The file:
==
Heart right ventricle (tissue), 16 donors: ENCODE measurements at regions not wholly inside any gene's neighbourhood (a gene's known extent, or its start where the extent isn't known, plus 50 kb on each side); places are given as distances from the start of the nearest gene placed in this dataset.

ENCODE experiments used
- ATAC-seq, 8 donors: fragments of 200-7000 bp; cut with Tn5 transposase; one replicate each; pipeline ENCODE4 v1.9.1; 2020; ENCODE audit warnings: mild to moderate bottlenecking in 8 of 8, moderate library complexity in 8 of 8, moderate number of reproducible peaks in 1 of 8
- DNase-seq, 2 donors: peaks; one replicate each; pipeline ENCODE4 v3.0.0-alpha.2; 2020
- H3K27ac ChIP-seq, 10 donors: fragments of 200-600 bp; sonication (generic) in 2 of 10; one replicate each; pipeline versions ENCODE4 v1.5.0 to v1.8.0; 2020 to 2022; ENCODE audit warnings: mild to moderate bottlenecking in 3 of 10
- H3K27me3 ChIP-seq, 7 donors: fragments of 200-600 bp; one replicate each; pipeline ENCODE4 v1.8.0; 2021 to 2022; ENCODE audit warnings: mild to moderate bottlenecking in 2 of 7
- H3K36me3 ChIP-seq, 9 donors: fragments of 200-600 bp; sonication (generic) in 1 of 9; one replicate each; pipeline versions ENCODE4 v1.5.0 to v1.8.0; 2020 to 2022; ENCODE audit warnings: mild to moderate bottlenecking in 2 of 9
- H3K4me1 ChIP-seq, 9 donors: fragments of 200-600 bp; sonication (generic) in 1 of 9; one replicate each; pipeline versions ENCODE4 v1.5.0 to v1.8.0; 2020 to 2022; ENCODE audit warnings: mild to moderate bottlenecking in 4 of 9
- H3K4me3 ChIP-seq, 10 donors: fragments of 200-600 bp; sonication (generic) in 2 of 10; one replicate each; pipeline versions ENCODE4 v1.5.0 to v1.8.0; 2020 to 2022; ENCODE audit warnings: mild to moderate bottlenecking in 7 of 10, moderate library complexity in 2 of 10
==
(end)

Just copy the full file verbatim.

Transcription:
Heart right ventricle (tissue), 16 donors: ENCODE measurements at regions not wholly inside any gene's neighbourhood (a gene's known extent, or its start where the extent isn't known, plus 50 kb on each side); places are given as distances from the start of the nearest gene placed in this dataset.

ENCODE experiments used
- ATAC-seq, 8 donors: fragments of 200-7000 bp; cut with Tn5 transposase; one replicate each; pipeline ENCODE4 v1.9.1; 2020; ENCODE audit warnings: mild to moderate bottlenecking in 8 of 8, moderate library complexity in 8 of 8, moderate number of reproducible peaks in 1 of 8
- DNase-seq, 2 donors: peaks; one replicate each; pipeline ENCODE4 v3.0.0-alpha.2; 2020
- H3K27ac ChIP-seq, 10 donors: fragments of 200-600 bp; sonication (generic) in 2 of 10; one replicate each; pipeline versions ENCODE4 v1.5.0 to v1.8.0; 2020 to 2022; ENCODE audit warnings: mild to moderate bottlenecking in 3 of 10
- H3K27me3 ChIP-seq, 7 donors: fragments of 200-600 bp; one replicate each; pipeline ENCODE4 v1.8.0; 2021 to 2022; ENCODE audit warnings: mild to moderate bottlenecking in 2 of 7
- H3K36me3 ChIP-seq, 9 donors: fragments of 200-600 bp; sonication (generic) in 1 of 9; one replicate each; pipeline versions ENCODE4 v1.5.0 to v1.8.0; 2020 to 2022; ENCODE audit warnings: mild to moderate bottlenecking in 2 of 9
- H3K4me1 ChIP-seq, 9 donors: fragments of 200-600 bp; sonication (generic) in 1 of 9; one replicate each; pipeline versions ENCODE4 v1.5.0 to v1.8.0; 2020 to 2022; ENCODE audit warnings: mild to moderate bottlenecking in 4 of 9
- H3K4me3 ChIP-seq, 10 donors: fragments of 200-600 bp; sonication (generic) in 2 of 10; one replicate each; pipeline versions ENCODE4 v1.5.0 to v1.8.0; 2020 to 2022; ENCODE audit warnings: mild to moderate bottlenecking in 7 of 10, moderate library complexity in 2 of 10